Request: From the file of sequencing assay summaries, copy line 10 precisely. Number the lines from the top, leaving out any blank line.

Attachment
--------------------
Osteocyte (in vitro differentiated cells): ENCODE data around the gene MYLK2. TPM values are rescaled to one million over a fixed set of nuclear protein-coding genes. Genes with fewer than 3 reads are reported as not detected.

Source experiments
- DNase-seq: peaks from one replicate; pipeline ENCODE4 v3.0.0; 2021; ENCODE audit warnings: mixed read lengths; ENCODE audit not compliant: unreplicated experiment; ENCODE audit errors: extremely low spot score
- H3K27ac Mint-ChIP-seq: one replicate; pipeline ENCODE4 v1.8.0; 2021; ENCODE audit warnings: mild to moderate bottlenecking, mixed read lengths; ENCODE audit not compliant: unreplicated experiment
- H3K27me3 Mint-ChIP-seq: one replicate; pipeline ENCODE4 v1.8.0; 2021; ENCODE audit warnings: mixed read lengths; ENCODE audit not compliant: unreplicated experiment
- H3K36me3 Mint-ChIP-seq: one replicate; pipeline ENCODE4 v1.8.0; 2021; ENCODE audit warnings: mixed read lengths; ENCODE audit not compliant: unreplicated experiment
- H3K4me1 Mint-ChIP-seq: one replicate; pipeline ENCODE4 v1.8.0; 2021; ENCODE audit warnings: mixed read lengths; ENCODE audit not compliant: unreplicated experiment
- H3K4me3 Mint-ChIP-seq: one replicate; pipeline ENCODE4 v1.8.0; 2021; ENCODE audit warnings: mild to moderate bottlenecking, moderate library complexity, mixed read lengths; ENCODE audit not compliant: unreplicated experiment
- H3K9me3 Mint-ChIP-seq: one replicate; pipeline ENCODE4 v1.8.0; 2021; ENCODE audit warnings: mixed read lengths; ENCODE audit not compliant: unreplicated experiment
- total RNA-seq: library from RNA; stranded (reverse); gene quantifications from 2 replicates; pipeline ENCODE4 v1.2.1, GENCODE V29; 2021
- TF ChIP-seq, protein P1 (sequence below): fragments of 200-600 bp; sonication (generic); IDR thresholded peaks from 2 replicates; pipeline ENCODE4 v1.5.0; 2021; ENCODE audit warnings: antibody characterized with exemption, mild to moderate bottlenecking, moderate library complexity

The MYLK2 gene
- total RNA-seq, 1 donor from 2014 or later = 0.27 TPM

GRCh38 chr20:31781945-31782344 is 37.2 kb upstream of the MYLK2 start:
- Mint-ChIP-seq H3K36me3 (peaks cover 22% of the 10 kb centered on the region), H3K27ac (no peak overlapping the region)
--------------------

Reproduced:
- total RNA-seq: library from RNA; stranded (reverse); gene quantifications from 2 replicates; pipeline ENCODE4 v1.2.1, GENCODE V29; 2021